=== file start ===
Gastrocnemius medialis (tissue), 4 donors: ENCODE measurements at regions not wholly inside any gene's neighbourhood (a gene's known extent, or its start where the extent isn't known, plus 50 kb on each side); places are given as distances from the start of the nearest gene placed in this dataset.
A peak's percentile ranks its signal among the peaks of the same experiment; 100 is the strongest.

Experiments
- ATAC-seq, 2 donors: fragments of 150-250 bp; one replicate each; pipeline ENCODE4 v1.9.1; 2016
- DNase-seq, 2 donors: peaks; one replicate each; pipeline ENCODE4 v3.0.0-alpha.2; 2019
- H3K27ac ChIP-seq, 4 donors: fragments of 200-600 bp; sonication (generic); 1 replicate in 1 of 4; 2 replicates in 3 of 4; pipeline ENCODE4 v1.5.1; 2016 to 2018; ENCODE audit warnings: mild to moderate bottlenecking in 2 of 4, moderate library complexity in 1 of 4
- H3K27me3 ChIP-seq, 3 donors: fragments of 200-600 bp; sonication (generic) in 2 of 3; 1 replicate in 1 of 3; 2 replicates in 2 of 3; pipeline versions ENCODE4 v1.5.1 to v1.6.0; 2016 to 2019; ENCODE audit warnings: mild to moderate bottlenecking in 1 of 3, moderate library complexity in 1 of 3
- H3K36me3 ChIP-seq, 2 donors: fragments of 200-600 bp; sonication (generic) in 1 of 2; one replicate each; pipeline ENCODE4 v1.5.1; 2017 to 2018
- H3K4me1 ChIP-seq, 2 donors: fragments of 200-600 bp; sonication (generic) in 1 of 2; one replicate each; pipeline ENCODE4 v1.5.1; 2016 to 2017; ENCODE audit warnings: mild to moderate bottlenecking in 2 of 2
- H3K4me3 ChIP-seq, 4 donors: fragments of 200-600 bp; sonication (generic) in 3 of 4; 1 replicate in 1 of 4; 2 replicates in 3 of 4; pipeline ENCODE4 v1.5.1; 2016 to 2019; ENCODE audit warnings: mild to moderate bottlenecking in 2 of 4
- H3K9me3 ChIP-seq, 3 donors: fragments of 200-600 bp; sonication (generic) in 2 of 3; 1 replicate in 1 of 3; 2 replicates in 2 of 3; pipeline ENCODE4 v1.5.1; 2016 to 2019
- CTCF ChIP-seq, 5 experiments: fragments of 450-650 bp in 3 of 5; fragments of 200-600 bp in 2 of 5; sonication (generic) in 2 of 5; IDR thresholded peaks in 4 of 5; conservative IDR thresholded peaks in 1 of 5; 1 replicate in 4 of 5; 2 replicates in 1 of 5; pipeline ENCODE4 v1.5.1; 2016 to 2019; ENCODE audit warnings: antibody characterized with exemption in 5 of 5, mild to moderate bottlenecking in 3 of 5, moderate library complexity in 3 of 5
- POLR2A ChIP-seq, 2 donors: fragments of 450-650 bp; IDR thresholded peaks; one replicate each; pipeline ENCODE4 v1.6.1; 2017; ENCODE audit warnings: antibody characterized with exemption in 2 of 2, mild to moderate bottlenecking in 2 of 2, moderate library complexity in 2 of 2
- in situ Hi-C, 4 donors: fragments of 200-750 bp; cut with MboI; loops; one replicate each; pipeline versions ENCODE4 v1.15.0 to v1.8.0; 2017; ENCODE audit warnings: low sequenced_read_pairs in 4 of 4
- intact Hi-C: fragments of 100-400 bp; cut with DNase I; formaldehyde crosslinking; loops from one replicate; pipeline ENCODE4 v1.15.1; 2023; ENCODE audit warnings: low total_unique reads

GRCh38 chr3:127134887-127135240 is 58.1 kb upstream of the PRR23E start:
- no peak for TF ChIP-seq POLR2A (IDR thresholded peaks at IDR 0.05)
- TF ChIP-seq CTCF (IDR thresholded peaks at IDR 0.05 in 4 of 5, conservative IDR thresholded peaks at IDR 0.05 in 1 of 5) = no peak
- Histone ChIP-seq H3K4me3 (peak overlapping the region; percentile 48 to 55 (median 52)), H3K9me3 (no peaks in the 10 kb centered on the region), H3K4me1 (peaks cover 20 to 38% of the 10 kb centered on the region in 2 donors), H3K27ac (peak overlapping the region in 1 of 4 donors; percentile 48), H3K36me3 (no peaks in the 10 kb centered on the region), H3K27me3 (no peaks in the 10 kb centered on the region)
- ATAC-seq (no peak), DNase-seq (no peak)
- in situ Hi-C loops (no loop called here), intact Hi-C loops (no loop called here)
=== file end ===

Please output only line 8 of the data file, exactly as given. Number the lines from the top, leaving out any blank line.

- H3K36me3 ChIP-seq, 2 donors: fragments of 200-600 bp; sonication (generic) in 1 of 2; one replicate each; pipeline ENCODE4 v1.5.1; 2017 to 2018